A Michigan woman is accused of killing her husband and the prosecutor is turning to the dead man's parrot to help put her behind bars.
Glenna Duram was charged last Thursday in connection with the May 2015 murder of her husband, Martin, at their Ensley Township home. Authorities said Martin was shot five times, including once in the head. Glenna also sustained a shotgun wound to her head.
At first, police believed an intruder was to blame. But Glenna became a suspect after investigators found a handgun in the home, as well as apparent suicide notes allegedly written by her to her ex-husband and children.
Martin Duram's ex-wife, Christine Keller, is convinced his beloved African gray parrot, Bud, saw the whole tragic event. Keller inherited the bird after the murder and was shocked by what came out of its mouth.
"Two weeks after the incident, Bud started going into rants I couldn’t explain," she told Fox17Online.com. "Screaming, yelling, and always ending with 'don’t f***ing shoot!' I believe with all my heart that those are pretty close to last words of Marty."
Glenna Duram is being held in Newaygo County Jail without bond.
Video exists of Bud saying, "Don't f***ing shoot!" and prosecutor Robert Springstead hasn't ruled out using it in court. But first, he has to determine if anything the bird says is actually admissible.
“It’s an interesting novelty and it’s been a great opportunity for me to learn about African parrots,” he told the Detroit Free Press. “It is something we are going to be looking at to determine if it’s reliable to use or if it's information we need to prosecute this case.”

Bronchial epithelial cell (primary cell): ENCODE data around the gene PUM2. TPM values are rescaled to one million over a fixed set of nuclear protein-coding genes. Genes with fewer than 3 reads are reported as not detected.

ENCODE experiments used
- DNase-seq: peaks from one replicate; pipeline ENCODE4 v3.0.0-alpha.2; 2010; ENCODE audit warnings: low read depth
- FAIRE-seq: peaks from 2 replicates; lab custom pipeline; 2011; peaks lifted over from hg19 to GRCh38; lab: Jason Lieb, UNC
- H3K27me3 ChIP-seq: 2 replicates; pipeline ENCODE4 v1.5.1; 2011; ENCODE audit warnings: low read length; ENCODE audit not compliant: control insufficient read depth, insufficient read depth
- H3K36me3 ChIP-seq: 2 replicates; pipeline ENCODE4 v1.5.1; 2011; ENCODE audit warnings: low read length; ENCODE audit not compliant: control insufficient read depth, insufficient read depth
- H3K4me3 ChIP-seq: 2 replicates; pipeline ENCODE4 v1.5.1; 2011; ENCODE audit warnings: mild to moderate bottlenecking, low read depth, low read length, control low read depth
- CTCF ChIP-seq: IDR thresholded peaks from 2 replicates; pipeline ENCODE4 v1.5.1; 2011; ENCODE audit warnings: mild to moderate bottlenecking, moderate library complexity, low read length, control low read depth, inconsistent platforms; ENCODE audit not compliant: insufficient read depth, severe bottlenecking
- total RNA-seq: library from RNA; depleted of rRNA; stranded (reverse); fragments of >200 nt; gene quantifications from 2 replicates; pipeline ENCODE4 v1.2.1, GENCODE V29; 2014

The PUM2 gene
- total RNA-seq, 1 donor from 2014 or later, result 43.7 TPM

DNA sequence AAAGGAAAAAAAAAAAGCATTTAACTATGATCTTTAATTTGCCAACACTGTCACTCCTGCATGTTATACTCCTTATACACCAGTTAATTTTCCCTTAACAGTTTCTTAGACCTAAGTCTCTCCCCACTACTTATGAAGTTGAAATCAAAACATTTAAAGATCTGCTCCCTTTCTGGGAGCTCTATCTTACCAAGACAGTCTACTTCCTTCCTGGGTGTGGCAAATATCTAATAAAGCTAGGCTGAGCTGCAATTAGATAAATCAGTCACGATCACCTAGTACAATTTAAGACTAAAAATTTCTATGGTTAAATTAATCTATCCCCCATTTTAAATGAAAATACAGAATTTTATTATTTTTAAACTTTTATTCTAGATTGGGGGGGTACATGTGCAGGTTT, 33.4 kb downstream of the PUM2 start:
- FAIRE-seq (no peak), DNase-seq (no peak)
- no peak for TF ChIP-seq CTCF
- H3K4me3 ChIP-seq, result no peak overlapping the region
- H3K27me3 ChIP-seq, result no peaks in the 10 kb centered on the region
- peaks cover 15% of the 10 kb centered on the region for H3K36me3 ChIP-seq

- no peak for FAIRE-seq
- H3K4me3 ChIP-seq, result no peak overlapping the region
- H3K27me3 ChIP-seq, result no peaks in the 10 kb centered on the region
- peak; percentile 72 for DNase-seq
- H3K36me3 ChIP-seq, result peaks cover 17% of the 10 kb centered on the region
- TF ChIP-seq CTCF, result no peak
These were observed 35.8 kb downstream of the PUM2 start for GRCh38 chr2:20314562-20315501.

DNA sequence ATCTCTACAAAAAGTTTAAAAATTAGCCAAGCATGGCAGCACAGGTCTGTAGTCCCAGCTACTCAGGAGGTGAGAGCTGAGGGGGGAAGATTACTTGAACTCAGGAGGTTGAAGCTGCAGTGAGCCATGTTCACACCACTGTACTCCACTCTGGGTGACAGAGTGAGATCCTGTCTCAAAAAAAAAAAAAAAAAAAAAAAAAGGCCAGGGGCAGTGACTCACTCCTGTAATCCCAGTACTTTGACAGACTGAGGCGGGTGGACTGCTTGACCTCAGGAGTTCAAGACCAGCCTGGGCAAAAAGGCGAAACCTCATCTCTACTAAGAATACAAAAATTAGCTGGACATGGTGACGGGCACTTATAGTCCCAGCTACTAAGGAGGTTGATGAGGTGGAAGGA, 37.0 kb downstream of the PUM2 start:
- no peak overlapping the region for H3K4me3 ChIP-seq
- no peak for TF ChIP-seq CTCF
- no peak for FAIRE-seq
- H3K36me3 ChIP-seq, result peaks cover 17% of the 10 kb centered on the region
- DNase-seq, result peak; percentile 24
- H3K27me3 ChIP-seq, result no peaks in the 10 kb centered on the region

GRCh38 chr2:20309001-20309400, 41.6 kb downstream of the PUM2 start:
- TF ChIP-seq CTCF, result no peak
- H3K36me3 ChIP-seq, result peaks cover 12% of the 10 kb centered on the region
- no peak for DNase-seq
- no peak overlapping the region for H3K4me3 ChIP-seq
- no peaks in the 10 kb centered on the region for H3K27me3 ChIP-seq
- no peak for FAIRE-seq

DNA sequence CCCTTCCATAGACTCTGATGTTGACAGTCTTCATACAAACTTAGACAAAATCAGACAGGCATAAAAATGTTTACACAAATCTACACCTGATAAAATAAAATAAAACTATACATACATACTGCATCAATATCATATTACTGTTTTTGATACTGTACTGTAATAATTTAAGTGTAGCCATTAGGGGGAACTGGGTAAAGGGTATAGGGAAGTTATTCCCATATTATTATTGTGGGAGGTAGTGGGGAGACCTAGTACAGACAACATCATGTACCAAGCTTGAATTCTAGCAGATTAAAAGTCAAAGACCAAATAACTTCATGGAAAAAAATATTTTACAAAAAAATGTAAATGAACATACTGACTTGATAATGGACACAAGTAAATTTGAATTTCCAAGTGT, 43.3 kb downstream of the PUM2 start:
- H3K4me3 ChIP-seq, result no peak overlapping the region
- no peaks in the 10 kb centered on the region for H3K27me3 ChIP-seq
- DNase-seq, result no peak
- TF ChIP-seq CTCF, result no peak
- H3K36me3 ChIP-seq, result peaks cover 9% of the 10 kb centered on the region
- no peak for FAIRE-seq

Springstead seemed more skeptical when he spoke to the Associated Press earlier this month. He told reporters he "highly doubts there is any precedent" that what's repeated by a parrot can be used as evidence.
It's unlikely that Bud would be an actual witness for the prosecution, but it's possible the video of him saying "Don't f***ing shoot!" could be admitted as evidence.
That is, if it can be proven the bird never said it before the murder.
Samuel Carr, a parrot buff in San Diego, believes parrots like Bud are capable of vocally recreating something they witnessed.
“There’s a good chance [Bud] basically had a PTSD breakdown and is repeating the last thing his favorite person said,” Carr said. “Is it provable though? That’s tough, unless it can be proved his people never used that phrase.”
Glenna Duram became her husband’s caregiver after he was seriously injured in an automobile accident in the 1990s. Family members told reporters the couple fought often, but not physically, according to CBS Detroit.
Documents obtained by Fox17Online.com allege that Glenna Duram had often joked about waiting for her husband to die.